Time for Bulls guard Ayo Dosunmu to adjust to league’s adjustment

The days of leaving the second-year guard wide open have come to an end, and Dosunmu admittedly has seen the adjustment teams are making.

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Ayo Dosunmu

Bulls guard Ayo Dosunmu started to smile before the question was finished. He has been having this conversation almost daily with his coaches and teammates.

“Yeah, for sure, the days of [opponents] leaving me wide open, those are over,” he said. “It feels like they’re done with that.”

On one hand, it should be a compliment for Dosunmu, the former Morgan Park and Illinois standout, that other NBA teams now have to game-plan for him on the perimeter. On the other hand, it means he’s now part of the chess game in his second season, and it’s on him to anticipate next moves before they happen.

That’s where he’s at now — adjusting to the adjustment.

“Teams have definitely been watching the film and closing out more, but that’s just more recognition of the work that I put in over the summer and so far this season,” Dosunmu said. “Now it’s about making that next stride, making that next step.”

At Illinois, the three-pointer was only an accessory to Dosunmu’s game. He occasionally took the shots but didn’t rely on them, shooting 39% on only 82 attempts in his final season — far fewer than in the previous two. During the 2018-19 season, he attempted 142 threes.

Could he develop into a threat from outside? That was one of the concerns as he entered the NBA, resulting in him dropping from first-round consideration to the 38th overall pick in the second round.

But what the scouts missed on was Dosunmu’s work ethic. He not only asks tons of questions but also knows how to put the answers into practical use.

That’s what the summer was about. Dosunmu knew Lonzo Ball’s knee was an issue — although maybe not to the extent it has become — and that there could be a vacancy at starting point guard. So he started grinding almost immediately after the Bucks eliminated the Bulls in the first round of the playoffs in April. Atop his priority list was making himself a threat from three-point range after shooting 37.6% last season on an average of 2.4 attempts per game.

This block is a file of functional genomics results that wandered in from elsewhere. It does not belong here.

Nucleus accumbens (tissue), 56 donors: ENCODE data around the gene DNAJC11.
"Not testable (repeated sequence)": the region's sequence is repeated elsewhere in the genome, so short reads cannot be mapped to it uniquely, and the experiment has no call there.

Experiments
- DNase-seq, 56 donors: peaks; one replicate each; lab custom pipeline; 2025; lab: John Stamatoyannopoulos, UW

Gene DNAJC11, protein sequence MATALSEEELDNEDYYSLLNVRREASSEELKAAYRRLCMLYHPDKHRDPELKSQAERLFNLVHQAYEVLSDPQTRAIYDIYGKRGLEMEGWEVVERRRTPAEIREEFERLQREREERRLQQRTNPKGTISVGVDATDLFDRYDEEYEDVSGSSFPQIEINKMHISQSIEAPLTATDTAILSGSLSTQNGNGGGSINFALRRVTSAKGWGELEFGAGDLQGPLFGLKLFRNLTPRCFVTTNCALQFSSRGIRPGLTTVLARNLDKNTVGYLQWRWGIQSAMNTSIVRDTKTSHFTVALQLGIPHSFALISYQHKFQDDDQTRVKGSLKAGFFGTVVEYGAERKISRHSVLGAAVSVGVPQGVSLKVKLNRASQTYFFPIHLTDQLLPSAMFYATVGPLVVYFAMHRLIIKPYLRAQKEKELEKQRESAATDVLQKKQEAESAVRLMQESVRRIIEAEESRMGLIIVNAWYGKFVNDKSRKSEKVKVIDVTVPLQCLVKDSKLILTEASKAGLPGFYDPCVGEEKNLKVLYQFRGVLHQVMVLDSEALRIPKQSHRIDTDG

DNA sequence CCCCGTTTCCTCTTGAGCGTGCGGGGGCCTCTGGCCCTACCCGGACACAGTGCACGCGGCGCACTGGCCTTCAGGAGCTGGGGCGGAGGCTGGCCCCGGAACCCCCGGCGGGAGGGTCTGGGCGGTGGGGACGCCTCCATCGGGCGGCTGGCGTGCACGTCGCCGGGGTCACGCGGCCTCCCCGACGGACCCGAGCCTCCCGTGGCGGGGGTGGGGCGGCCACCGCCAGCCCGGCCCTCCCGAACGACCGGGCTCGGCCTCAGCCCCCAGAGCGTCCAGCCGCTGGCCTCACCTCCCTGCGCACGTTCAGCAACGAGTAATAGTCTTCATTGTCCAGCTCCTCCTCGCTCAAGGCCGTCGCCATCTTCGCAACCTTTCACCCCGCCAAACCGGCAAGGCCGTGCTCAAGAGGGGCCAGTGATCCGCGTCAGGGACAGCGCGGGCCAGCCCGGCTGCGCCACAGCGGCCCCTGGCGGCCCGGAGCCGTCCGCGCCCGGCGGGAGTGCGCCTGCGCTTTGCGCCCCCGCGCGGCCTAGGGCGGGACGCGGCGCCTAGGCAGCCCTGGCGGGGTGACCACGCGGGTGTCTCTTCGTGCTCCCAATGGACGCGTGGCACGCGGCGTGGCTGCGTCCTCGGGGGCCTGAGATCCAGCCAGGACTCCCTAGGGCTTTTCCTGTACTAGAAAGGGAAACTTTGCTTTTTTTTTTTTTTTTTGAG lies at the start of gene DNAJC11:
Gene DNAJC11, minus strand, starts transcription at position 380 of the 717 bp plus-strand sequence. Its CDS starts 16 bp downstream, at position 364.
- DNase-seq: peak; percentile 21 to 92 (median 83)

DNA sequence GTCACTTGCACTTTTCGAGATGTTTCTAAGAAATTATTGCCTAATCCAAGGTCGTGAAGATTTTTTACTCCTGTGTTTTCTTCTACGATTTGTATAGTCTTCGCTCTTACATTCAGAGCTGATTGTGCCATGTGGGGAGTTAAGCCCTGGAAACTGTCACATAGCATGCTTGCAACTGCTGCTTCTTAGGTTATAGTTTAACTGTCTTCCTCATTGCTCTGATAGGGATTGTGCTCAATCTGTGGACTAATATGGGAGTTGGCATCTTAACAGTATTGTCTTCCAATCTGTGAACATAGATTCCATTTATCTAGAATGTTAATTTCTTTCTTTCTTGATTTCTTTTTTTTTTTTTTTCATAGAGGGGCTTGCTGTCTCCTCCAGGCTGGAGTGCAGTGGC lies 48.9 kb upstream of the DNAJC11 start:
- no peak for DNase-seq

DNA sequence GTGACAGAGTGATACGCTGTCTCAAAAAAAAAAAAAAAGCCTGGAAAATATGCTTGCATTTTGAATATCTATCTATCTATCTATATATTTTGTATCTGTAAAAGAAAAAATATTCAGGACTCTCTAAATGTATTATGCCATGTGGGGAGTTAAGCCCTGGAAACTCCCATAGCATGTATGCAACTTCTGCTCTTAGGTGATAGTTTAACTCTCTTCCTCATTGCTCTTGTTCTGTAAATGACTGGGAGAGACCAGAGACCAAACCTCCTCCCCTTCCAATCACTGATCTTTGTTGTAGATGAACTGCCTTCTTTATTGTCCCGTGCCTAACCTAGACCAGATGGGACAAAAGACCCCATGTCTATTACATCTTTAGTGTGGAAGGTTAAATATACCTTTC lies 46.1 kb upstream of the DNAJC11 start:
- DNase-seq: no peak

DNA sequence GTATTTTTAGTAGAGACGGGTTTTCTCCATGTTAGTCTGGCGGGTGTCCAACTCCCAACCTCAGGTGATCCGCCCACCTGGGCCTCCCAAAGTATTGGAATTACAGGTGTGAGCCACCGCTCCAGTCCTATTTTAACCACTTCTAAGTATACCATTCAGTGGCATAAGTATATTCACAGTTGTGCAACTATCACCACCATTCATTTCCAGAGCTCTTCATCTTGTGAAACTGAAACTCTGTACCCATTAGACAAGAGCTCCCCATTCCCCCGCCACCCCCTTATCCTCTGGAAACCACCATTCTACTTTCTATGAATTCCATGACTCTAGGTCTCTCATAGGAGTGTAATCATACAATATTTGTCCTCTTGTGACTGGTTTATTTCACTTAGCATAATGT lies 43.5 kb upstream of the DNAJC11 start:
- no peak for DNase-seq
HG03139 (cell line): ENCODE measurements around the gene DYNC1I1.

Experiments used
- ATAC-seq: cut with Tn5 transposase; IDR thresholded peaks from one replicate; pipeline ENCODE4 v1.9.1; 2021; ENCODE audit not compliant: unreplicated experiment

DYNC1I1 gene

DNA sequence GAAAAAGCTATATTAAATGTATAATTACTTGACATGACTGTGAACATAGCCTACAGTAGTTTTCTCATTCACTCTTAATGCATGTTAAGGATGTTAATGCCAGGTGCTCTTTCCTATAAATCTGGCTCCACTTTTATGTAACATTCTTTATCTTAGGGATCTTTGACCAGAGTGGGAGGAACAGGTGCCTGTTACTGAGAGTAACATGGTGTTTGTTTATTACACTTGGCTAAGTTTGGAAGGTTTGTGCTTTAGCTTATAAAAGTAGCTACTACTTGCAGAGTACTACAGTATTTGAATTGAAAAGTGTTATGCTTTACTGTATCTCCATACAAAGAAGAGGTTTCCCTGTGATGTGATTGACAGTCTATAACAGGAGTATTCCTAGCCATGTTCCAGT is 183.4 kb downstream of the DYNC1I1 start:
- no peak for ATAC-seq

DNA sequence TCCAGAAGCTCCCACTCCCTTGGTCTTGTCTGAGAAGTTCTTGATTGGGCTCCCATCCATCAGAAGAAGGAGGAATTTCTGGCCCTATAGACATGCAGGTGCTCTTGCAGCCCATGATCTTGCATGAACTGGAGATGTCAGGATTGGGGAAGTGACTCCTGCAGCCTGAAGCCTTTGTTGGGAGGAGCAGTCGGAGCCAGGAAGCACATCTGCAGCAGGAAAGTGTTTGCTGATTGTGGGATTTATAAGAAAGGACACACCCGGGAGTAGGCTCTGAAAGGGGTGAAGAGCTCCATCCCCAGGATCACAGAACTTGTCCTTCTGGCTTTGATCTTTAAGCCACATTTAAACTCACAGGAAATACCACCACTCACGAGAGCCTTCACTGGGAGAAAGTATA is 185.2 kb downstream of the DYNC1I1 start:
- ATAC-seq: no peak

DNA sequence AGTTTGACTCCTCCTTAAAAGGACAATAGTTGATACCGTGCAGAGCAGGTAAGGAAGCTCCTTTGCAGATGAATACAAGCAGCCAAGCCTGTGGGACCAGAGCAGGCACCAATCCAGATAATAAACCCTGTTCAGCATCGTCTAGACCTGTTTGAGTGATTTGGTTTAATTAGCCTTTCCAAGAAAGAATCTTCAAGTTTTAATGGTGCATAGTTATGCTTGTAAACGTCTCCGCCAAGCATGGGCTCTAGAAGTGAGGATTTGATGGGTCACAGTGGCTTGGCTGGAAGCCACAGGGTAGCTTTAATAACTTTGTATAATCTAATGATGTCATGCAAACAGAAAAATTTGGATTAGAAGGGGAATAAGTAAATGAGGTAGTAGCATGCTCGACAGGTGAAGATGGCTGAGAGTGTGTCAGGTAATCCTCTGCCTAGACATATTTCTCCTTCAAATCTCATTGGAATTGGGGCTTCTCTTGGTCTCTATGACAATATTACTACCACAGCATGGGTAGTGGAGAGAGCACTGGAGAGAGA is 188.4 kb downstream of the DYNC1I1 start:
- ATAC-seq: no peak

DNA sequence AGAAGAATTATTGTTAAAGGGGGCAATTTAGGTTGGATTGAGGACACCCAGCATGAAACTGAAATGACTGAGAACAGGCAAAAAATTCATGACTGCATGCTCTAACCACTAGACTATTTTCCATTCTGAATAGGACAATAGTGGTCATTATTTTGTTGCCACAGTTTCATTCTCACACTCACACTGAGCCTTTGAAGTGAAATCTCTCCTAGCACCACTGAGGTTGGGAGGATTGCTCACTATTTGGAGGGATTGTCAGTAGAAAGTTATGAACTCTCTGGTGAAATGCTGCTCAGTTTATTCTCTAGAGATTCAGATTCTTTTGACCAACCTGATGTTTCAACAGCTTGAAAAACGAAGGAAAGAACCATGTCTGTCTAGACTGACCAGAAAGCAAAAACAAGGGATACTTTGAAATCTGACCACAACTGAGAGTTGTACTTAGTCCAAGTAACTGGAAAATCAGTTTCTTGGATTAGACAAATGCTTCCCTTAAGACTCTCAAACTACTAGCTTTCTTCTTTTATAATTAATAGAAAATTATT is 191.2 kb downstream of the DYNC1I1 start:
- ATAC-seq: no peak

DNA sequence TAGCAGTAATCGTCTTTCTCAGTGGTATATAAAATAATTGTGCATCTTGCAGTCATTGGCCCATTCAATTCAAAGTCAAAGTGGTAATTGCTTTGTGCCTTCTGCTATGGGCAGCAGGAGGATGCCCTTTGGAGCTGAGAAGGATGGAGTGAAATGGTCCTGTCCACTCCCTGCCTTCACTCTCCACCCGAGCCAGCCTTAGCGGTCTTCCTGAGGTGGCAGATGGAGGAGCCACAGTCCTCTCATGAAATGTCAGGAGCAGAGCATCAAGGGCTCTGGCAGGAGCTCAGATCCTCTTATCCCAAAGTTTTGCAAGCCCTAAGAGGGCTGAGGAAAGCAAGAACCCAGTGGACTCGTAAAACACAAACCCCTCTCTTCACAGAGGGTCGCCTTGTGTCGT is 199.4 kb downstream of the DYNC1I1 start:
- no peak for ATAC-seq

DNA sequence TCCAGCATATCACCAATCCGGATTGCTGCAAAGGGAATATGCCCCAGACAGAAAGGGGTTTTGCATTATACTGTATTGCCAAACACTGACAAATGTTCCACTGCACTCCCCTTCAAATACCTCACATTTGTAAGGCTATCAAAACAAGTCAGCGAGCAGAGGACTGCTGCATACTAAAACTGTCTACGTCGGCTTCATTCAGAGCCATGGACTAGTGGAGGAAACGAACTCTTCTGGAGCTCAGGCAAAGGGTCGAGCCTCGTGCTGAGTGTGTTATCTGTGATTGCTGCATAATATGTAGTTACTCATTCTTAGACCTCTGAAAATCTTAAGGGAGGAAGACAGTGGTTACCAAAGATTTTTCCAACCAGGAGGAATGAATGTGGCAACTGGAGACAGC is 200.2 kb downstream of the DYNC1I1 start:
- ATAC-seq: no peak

The Bulls saw the payoff when camp started. Dosunmu then shot 55% from three-point range over four preseason games and carried it into the start of the regular season, shooting 46% on a healthy four attempts per game over the first six games.

The rest of the league took note; defenses have played him tighter and his numbers have dwindled. He’ll enter Sunday’s game against the Nuggets shooting 30.4% from three-point range on an average of 3.8 attempts over his last six games.

“That’s the game, making that next adjustment,” Dosunmu said. “It’s about me taking the open ones, making the open ones, but also knowing when to play off the closeout and read it better.”

Coach Billy Donovan has been stressing that to him: Be a threat from outside, but also attack the closeouts more consistently by going to the rim or simply moving the ball to open spaces. In other words, see the chess board more clearly.

“There’s so much I’m working on: defense, passing, my shot from outside,” Dosunmu said. “That’s been a big part of my game — my development. Now I have to keep figuring out different ways to manipulate the offense, manipulate the game for my team.’’

NOTE: The NBA fined Bulls center Nikola Vucevic $15,000 for flashing his middle finger at someone in the stands during the first quarter of Wednesday’s loss to the Pelicans.

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